Insights into the Anecdotes: Risaburo Yamamoto (1850–1895), Anecdote 33: “The Bridge Between Countries”

The Anecdote (Summary)

 

Risaburo Yamamoto of Kashiwara Village, Kawachi Province (now part of Osaka Prefecture), injured his chest in a village sumo wrestling match in the autumn of 1870 at the age of twenty-one. For the next three years he was sick in bed. His condition became steadily worse until he was on the verge of death.

During the summer of 1873, his family heard of God the Parent. Rihachi, Risaburo’s father, returned to Jiba in place of his son. Oyasama said: “This Residence is the Residence where humankind was first created. This is the birthplace of human beings. No matter how serious, any sickness will be cured. Bring your son here at once. I have been eagerly waiting for your coming.”

Rihachi conveyed these encouraging words to his son. Thereupon Risaburo began to say, “I want to go and worship the God in Yamato.” The family members tried to dissuade him. In response to his earnest pleas, however, a stretcher was prepared. When it became dark, he was quietly carried out of the gate.

On the way, when they came to a big bridge over the Tatsuta River, Risaburo stopped breathing, and so they turned back. But when they reached home, he miraculously started to breathe again. Because he pleaded, “I don’t care if I die,” they again departed for Yamato.

The group finally reached Jiba. Risaburo, who was on the verge of death, was brought before Oyasama. She said: “You need not worry. You shall be saved for sure if you decide to dedicate your whole life to serve this Residence.” Continuing, She gave him the following words: “The bridge between countries; a rough log bridge. Without a bridge, a river cannot be crossed. Will you dedicate your life, or not? Arakitoryo, arakitoryo!”[1]

Risaburo received God’s blessing and regained his health on the sixth day. After staying a month he returned to Kashiwara. The villagers were struck with admiration when they saw his vigorous health.

 

 

 “Divine Guidance” Realized on the Verge of Death

by Toshihiko Yamamoto, Honbu-in

 

This anecdote took place in 1873, when Risaburo was granted an audience with Oyasama for the first time.

The path started spreading in Kawachi Province around that time. Risaburo lived in Kashiwara Village (now a section of Osaka Prefecture known as Kashiwara City), located approximately thirty kilometers (19 mi.) west of the Residence. After receiving the fragrance of the teachings from a sawyer who had come to the village from Yamato Province, Risaburo was carried to the Residence although he was on the verge of death.

The pilgrimage undertaken at the risk of his life defies our imagination. I would like to start by explaining the background to the anecdote.

 

He Suffered a Desperate Illness

In those days Kawachi Province was famous as a cotton-growing region, and Risaburo was a wealthy cotton farmer. He also served as the controller of the cotton industry in the entire Kawachi region. It was said that he could make the price of cotton fluctuate by simply moving his eyes.

Risaburo was so capable and reliable that his father, Rihachi, had turned the management of the house over to him, rather than his two elder brothers. He was also broad-minded and open-hearted. In addition, he was one of the best sumo wrestlers in the village, his wrestling name being “Yatsugane,” which is the name of a magnificent mountain. It also seems that his big-heartedness and compassion endeared him to the villagers.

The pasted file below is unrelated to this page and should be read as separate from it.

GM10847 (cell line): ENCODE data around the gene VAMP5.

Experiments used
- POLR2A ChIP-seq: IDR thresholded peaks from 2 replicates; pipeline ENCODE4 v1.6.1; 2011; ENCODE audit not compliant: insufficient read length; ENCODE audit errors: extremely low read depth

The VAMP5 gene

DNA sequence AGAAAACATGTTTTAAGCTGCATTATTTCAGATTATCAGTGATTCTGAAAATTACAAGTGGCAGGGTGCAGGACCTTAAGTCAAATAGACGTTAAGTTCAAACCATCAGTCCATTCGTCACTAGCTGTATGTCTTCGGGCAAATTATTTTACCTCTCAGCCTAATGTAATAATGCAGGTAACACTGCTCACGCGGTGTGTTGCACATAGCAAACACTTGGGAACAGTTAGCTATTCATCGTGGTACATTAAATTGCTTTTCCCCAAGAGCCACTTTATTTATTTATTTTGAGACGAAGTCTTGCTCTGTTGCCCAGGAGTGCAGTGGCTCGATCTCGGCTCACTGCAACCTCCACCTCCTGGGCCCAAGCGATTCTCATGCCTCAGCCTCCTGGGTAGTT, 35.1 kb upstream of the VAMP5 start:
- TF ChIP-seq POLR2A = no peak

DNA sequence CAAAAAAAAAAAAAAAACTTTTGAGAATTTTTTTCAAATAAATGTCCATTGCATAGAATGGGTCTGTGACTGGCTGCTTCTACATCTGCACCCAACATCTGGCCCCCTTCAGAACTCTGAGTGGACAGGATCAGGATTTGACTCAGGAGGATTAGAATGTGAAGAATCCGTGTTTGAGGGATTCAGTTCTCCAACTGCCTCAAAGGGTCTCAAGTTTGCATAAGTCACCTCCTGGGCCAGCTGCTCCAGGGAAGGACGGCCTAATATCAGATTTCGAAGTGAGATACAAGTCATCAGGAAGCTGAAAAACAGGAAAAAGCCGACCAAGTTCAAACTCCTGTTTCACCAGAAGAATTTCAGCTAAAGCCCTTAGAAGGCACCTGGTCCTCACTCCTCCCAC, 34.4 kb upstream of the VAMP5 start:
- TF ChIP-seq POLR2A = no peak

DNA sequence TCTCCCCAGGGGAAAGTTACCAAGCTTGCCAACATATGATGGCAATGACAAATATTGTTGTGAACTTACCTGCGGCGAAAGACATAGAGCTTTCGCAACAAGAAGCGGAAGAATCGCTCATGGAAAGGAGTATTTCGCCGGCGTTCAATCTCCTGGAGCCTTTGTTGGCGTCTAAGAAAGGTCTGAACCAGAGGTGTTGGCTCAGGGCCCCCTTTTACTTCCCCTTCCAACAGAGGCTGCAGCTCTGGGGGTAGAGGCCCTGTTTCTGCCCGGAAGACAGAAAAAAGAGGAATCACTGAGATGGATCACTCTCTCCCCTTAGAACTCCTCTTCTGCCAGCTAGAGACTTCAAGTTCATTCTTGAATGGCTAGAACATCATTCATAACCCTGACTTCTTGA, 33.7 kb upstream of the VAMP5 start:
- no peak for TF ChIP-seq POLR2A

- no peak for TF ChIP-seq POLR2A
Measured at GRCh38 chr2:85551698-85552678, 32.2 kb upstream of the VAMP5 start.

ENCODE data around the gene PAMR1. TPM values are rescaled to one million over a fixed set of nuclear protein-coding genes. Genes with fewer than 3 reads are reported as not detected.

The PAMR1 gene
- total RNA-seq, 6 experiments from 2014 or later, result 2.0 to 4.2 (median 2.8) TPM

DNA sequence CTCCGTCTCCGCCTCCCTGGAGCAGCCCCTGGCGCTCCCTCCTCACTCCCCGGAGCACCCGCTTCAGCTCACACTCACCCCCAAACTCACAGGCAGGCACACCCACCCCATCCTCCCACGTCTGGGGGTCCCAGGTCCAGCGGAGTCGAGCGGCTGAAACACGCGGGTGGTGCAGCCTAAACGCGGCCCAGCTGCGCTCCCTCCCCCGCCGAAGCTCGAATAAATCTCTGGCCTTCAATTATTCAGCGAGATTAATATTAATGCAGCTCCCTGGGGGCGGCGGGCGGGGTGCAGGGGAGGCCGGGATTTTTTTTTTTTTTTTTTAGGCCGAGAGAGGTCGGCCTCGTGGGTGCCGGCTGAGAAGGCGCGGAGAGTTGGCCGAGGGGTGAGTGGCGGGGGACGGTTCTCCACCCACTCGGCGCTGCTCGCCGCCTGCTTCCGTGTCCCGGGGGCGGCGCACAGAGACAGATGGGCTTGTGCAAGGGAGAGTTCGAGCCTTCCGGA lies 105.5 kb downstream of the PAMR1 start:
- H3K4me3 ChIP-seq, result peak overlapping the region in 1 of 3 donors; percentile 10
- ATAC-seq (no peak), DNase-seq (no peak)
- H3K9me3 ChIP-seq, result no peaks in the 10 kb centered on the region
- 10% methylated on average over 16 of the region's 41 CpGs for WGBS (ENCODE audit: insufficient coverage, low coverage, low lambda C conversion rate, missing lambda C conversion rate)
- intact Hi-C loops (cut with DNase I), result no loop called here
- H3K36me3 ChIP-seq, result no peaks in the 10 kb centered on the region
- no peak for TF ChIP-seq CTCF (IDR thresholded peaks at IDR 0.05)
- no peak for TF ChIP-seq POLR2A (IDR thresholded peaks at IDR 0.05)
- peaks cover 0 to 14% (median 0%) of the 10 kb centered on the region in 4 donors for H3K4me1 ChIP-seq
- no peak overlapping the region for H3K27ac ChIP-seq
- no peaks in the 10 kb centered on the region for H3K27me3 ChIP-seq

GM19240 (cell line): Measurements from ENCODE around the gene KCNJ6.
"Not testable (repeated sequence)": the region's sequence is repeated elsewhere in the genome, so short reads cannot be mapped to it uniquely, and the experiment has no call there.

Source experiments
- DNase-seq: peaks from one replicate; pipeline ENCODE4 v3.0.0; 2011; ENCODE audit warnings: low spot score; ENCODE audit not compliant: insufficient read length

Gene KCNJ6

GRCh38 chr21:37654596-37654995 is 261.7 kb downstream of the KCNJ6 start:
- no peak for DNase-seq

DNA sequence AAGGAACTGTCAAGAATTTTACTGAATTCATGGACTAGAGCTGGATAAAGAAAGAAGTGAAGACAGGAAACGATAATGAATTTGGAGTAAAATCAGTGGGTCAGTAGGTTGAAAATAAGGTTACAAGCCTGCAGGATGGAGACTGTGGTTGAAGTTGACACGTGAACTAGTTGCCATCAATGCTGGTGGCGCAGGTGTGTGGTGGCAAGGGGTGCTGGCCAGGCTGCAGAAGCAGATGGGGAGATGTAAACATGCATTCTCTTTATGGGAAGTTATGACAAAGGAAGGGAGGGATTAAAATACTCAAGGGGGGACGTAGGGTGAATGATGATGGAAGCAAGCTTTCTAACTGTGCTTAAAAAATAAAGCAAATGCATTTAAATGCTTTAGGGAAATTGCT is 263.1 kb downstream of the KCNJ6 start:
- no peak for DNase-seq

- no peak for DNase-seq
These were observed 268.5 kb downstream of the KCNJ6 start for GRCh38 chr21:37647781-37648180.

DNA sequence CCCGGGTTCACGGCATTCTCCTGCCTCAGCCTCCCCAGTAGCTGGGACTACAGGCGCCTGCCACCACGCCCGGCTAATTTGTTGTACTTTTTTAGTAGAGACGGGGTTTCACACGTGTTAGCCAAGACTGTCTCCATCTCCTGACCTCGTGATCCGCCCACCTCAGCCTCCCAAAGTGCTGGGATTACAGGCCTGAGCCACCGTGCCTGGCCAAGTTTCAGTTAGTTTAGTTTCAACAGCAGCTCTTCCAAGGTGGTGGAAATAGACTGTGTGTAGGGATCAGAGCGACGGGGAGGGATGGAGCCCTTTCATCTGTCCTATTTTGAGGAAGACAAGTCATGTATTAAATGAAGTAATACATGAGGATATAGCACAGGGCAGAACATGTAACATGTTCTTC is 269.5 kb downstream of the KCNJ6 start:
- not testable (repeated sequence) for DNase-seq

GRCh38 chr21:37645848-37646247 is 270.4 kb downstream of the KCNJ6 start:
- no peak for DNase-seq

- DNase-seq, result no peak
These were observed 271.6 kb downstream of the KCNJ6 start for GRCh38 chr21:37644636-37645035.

In 1870, when Risaburo was twenty-one years old, he injured his chest in a village sumo match. Apparently, a broken rib had punctured his lung, resulting in a chest infection, and consequently he suffered from lung tuberculosis.

After that, he was a completely changed person and began to lose weight rapidly. In the end, he was quarantined in a stable since his disease was considered to be contagious.

For the next three years he lived in the filthy stable, whose floor was covered in straw. Feeling very sorry for his son, Rihachi had various doctors examine his son, and he visited shrines and temples to offer prayers. Eventually, however, Risaburo’s condition deteriorated to the point where he could not even drink water. We are told that the villagers said, “His chances of recovery are about the same as getting flowers to bloom from roasted beans.” That is how hopeless Risaburo’s condition appeared.

 

“Three Mysterious Happenings” Coincided

In around the summer of 1873, three years after Risaburo developed the illness, a series of mysterious happenings took place. One day Rihachi visited a temple in Hyotanyama (now a section of the city of Higashi-Osaka), a temple that had a reputation for healing illness, and asked a diviner at the temple to predict his son’s future. The diviner pronounced, “A god has appeared in the southeast and is waiting for you eagerly.”

Around the same time, Risaburo had a strange dream in which he went out to the paddy field at the back of his house and faced east toward Yamato Province. The sky in that direction was turning red. As he observed it, a feeling of great peace came over him, the pain in his chest disappeared, and his illness was cured.

Also, around that time, a man who had come from Furu Village in Yamato Province to work at a sawmill called “Tou” in Kashiwara Village dropped by the Yamamotos’ house. He mentioned, “A wondrous god who saves people from any illness has appeared at Shoyashiki Village in Yamato.”